A current challenge in polymer chemistry is the bottom-up synthesis of textile structures in which one-dimensional fibres are interwoven to form a two-dimensional sheet. Now, Wang et al. report a self-standing textile made of polymer fibres about 200 nm long.
Wang et al. first make a template layered structure comprising planar metal–organic frameworks of square arrays with copper(I) atoms at the vertices and organic linkers with a central benzene ring at the edges. The benzene rings are also shared by two other groups pointing towards the centre of the squares and ending with a reactive alkyne moiety. The structure alternates these layers with sacrificial ones being analogously constructed — the only difference being that the alkynes are replaced by inert methyls.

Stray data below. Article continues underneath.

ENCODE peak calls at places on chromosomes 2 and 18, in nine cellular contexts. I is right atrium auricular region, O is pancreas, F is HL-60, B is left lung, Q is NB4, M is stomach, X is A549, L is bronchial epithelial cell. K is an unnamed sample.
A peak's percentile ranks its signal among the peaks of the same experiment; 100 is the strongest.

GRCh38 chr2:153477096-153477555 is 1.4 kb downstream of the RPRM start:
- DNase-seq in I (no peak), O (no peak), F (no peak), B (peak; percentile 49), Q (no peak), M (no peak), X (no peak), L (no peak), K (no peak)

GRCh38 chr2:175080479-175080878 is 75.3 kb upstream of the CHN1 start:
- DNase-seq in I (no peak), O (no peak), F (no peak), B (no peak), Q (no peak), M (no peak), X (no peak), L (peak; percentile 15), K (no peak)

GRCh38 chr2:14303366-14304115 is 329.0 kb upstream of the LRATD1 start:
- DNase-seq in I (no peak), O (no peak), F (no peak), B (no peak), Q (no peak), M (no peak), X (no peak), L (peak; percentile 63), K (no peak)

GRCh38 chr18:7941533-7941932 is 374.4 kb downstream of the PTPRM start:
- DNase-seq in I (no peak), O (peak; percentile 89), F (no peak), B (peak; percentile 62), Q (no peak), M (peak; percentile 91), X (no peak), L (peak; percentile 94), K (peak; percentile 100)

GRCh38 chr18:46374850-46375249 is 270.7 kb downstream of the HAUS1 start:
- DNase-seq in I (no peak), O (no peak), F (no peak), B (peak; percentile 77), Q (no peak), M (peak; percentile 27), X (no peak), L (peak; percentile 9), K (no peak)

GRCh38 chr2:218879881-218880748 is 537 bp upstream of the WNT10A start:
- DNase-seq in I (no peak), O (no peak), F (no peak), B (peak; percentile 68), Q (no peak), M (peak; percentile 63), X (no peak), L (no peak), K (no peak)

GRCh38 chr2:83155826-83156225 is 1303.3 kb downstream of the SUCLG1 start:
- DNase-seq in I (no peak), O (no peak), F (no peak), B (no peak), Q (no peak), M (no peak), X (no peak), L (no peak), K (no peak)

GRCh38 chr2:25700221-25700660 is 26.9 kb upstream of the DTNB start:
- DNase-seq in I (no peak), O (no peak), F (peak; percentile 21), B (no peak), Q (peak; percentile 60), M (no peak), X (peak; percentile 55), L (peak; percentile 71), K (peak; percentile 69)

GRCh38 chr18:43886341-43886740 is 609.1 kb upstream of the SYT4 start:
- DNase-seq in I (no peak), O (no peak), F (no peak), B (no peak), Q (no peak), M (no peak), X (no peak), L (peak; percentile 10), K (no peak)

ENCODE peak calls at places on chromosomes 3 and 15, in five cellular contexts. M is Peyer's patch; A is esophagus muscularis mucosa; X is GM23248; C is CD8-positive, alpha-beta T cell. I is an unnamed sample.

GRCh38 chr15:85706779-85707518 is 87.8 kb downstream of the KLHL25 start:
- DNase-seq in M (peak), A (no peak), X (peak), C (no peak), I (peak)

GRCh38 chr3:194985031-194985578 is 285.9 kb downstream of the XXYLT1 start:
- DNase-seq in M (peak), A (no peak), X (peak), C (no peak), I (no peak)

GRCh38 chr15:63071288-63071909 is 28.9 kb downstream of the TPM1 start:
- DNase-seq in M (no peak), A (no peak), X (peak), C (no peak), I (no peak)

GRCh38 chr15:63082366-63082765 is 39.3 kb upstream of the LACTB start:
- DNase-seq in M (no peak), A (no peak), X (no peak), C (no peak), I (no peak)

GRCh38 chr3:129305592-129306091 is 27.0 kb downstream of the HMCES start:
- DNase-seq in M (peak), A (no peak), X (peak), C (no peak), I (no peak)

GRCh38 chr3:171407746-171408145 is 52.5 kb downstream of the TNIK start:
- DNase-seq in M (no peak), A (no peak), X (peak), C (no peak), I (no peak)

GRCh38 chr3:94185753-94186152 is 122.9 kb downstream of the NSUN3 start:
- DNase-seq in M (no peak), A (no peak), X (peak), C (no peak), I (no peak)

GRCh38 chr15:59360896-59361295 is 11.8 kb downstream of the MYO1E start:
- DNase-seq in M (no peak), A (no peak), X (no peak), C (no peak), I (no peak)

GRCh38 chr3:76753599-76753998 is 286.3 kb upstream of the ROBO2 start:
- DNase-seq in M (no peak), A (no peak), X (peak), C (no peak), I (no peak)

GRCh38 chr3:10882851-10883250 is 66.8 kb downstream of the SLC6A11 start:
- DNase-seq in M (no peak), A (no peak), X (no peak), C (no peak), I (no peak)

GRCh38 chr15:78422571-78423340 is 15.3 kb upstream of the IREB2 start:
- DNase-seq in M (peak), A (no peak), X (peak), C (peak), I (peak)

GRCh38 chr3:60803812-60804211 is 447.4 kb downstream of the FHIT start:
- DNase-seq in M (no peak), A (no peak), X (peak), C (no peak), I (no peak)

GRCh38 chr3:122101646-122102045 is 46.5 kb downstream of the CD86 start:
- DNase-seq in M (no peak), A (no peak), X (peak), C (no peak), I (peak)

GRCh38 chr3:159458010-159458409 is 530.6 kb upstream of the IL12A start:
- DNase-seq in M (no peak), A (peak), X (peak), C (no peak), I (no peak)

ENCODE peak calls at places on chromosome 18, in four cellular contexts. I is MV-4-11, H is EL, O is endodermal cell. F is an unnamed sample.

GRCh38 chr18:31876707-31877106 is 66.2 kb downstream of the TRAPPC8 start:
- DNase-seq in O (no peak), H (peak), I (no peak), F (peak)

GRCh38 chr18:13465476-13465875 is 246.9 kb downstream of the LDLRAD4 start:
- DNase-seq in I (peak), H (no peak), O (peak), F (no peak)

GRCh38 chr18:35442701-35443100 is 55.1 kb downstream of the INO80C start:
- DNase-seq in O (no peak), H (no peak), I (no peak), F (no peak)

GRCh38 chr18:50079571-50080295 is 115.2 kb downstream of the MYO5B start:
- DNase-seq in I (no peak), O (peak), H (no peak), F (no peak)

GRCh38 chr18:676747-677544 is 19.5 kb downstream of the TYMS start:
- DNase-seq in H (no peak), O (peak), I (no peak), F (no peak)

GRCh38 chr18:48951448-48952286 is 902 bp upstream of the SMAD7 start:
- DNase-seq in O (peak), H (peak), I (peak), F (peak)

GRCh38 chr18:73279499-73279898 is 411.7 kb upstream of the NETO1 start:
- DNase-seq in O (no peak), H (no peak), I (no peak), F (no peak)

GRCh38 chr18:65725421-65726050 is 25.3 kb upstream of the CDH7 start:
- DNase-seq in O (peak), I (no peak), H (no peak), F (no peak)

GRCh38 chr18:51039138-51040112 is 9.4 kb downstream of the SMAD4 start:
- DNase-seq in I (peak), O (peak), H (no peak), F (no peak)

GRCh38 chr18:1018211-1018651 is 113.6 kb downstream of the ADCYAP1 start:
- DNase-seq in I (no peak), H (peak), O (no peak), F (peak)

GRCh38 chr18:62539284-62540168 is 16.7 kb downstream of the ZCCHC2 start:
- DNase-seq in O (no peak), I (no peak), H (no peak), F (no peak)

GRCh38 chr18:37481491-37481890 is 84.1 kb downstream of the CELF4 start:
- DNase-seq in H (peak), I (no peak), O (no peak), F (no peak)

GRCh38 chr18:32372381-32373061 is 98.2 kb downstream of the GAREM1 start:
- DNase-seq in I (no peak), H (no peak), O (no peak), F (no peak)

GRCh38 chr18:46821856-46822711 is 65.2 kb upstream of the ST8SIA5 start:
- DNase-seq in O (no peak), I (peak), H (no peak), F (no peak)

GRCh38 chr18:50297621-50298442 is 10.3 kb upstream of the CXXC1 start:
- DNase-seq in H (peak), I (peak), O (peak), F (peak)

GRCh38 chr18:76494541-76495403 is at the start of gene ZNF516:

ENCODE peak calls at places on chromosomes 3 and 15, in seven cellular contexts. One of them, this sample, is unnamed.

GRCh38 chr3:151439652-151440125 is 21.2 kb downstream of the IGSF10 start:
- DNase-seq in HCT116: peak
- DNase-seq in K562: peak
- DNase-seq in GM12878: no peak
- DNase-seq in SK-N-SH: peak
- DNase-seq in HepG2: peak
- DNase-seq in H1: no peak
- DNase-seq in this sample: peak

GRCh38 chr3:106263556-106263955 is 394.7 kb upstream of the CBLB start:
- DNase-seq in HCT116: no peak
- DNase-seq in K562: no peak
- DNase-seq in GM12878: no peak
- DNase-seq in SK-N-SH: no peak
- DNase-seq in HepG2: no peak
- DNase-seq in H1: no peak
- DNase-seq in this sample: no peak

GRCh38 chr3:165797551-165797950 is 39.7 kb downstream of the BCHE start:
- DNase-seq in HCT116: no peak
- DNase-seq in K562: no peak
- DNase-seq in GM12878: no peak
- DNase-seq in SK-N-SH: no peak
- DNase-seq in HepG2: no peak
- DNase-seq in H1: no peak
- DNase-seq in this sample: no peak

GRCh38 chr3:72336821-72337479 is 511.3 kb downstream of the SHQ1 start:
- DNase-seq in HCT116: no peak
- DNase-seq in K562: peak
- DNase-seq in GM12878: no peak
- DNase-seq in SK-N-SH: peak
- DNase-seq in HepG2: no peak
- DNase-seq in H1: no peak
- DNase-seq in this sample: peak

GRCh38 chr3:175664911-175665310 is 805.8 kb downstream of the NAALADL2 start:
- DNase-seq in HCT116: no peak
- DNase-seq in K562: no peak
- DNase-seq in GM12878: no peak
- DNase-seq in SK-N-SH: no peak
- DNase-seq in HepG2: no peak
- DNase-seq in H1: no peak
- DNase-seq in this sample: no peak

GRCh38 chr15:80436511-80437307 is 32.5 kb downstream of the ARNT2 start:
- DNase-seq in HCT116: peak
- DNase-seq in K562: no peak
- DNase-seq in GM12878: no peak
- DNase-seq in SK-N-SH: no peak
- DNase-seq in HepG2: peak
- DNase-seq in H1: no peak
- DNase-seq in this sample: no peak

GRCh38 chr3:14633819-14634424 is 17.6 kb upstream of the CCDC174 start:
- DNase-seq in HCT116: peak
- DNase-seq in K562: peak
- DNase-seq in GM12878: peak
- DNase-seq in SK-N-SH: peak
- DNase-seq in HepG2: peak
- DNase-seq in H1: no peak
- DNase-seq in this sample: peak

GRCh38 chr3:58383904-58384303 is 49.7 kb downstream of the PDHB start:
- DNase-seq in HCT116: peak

To create the interwoven fibres, Wang et al. link adjacent alkynes by an oxidative acetylene coupling reaction. Steric arguments dictate that, out of the four alkynes pointing towards the inside of the square, only those attached to parallel linkers can react with each other, and no reaction between moieties from different layers can occur. Once one reaction has taken place, the second one between the unreacted pair of alkynes can only occur either above or below the plane of the already-coupled alkynes. Extending this chemistry to the entire framework creates randomly interwoven polymeric fibres. Finally, the copper atoms and the sacrificial layer are easily removed to isolate a self-standing textile.